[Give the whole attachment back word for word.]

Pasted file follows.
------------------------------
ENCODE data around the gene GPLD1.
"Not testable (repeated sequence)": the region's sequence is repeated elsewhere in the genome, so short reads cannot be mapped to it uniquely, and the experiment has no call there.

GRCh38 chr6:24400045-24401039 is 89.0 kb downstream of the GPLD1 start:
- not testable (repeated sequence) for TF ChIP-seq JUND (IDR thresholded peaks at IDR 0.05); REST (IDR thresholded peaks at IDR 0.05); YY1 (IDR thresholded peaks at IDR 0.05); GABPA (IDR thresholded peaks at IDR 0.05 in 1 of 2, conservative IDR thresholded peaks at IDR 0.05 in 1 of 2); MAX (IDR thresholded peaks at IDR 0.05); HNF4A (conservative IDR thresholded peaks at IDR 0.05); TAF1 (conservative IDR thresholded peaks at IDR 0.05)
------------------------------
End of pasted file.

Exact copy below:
ENCODE data around the gene GPLD1.
"Not testable (repeated sequence)": the region's sequence is repeated elsewhere in the genome, so short reads cannot be mapped to it uniquely, and the experiment has no call there.

GRCh38 chr6:24400045-24401039 is 89.0 kb downstream of the GPLD1 start:
- not testable (repeated sequence) for TF ChIP-seq JUND (IDR thresholded peaks at IDR 0.05); REST (IDR thresholded peaks at IDR 0.05); YY1 (IDR thresholded peaks at IDR 0.05); GABPA (IDR thresholded peaks at IDR 0.05 in 1 of 2, conservative IDR thresholded peaks at IDR 0.05 in 1 of 2); MAX (IDR thresholded peaks at IDR 0.05); HNF4A (conservative IDR thresholded peaks at IDR 0.05); TAF1 (conservative IDR thresholded peaks at IDR 0.05)